Saturday, March 12, 2011

"Could you possibly transfer me to someone who could be of less help than you?"

I work in the computer field. I'm surrounded by computer programmers, analysts and the like. Technical people in this industry are different than most people. They're smart, usually well educated, logical (most of the time), and generally fun to be around. I have been managing technical people for more than thirty years. The only way I can describe what it's like to manage techies is to say; I imagine it would be like to trying to herd cats. It's a challenge. But it's also fun and very rewarding. I love it! I enjoy working and socializing with techies. But I also enjoy my other life on planet Earth with non-techies. I live in both worlds and travel effortlessly between them.

It's fun watching techies outside of their natural habitat. It can be entertaining. Techies don't think or act like non-techies. They see things differently. They approach things differently. I suppose what makes them good as technical people is also what makes it difficult to interact with them as non-techies.

Techies have their own language. English is the basis for their language. They use a large number of acronyms and only techies know what they mean. They use phrases which have special meaning only to techies. Let me give you a few examples "Mere mortal" is used to refer to a non-techie. "Those with wooden desks" is commonly used to refer to management. "A cubicle dwelling wage slave" refers to an employee. "SBE" is an abbreviation for a "Stereotypical Business Executive." Being referred to as an SBE is not flattering. If you can clearly understand every word that is being said to you but still have no idea what they're saying you're probably talking with a techie. I am fluent in both English and Techie.

A good techie tends to be tenacious. They don't like to give up (even when they should). We non-techies accept certain things as they are. When dealing with someone who does things a certain way, we deal with that. When techies interact with someone, it's different. If a techie thinks the person is doing things the wrong way, they believe they should change the way they're doing it. Techies like things to be correct. A techie brain won't allow a techie to work around something they believe to be wrong. Techies like to fix things. This works well when a techie is dealing with complex computer systems. When they find a problem they fix it. If they can't fix it they report the problem to someone who can fix it. It must be fixed! That is the way techies think. This doesn't work well when applied to humans. It is even less successful when applied to non-techies. When applied to customer service departments and government agencies the results are dismal.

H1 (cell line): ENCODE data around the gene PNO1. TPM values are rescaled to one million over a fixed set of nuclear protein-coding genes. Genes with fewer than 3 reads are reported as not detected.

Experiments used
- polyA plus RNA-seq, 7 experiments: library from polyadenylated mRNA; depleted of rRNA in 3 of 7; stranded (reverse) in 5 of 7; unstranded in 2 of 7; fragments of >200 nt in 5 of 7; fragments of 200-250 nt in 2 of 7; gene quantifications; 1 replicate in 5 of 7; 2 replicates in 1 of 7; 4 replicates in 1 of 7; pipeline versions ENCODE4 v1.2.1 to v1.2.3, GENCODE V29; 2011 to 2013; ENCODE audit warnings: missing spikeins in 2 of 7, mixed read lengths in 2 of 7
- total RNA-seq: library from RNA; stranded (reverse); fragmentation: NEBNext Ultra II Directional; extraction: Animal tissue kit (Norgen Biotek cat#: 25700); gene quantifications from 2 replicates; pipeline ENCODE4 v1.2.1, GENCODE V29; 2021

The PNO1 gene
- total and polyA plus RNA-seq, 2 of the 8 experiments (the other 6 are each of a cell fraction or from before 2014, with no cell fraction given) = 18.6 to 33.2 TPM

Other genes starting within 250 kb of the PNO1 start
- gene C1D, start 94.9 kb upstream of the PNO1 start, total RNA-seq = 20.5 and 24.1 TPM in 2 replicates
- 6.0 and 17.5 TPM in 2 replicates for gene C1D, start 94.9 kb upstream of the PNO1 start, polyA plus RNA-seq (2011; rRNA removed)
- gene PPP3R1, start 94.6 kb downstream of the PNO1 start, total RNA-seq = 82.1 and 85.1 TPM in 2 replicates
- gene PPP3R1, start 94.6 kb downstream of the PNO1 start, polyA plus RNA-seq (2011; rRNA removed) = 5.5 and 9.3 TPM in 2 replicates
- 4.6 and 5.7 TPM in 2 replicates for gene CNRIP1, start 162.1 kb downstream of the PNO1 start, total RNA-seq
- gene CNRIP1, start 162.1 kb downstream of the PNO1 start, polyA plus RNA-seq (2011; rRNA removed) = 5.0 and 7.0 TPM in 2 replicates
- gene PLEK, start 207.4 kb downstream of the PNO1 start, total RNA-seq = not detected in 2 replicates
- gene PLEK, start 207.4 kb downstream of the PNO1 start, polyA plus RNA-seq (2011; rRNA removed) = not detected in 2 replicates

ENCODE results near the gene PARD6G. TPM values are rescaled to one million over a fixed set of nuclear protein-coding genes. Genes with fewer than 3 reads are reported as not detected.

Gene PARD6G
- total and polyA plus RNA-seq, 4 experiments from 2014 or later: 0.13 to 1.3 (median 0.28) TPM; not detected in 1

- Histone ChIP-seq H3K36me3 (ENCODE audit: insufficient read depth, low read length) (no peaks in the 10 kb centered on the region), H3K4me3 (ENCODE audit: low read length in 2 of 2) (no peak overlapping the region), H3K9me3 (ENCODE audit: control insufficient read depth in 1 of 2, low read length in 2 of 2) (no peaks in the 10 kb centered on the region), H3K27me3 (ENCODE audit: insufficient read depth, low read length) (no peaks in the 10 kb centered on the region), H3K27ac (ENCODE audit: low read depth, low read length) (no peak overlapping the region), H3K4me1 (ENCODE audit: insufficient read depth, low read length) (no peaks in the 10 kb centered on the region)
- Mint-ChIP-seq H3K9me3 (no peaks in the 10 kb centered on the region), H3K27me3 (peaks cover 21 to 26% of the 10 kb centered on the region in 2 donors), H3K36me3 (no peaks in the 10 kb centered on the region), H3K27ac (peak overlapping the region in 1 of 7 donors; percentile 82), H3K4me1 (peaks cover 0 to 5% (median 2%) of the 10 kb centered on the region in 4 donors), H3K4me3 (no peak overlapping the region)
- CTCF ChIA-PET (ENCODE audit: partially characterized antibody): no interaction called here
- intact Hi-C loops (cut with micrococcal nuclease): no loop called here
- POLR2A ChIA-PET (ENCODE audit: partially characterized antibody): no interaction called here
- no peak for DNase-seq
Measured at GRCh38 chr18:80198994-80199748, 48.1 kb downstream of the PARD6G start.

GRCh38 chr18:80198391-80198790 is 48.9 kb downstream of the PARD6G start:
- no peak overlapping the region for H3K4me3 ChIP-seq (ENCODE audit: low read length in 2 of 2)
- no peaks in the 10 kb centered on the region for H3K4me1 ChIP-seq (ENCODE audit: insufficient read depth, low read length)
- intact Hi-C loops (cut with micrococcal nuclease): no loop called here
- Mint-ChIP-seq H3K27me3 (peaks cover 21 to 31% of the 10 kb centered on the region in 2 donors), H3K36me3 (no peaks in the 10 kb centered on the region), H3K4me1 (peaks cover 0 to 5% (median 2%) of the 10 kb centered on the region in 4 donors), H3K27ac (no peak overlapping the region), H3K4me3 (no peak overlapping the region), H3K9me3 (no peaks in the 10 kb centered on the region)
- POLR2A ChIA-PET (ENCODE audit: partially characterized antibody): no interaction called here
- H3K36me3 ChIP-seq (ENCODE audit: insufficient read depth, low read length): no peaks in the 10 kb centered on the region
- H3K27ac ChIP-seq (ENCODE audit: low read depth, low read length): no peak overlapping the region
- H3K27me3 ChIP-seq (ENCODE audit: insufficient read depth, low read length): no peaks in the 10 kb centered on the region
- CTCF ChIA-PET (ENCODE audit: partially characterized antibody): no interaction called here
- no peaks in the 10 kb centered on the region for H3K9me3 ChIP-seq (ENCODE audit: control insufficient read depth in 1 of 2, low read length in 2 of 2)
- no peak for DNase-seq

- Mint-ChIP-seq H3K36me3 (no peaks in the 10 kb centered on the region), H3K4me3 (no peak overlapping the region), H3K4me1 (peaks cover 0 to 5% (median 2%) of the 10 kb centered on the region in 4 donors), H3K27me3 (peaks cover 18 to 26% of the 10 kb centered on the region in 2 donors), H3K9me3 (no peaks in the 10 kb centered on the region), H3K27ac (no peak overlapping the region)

I was sitting at my desk eating lunch. A techie at the desk next to mine was talking on the telephone. He was trying to resolve a problem with a purchase he had made. I later found that he had been speaking with someone in a customer service department. Things were not going well. He explained his problem, chatted for a while, was then placed on hold, chatted a bit more, then transferred to someone else who presumably could help. This went on for quite a while. He would repeat his explanation, be transferred again and the process would repeat, again and again. I was fascinated by what I was seeing and continued to observe. I think most people would have realized they weren't getting anywhere by now, but he kept going. He was incredibly calm and patient.

The end to our lunch break was approaching and he was being transferred yet again. I then heard him ask "Could you possibly transfer me to someone who could be of less help than you?" And yes, that's exactly what they did.

No comments:

Post a Comment

Your comments are welcome! There may be a slight delay before your comments are posted. To prevent spamming and abuse, all comments are reviewed. Thank you for your understanding.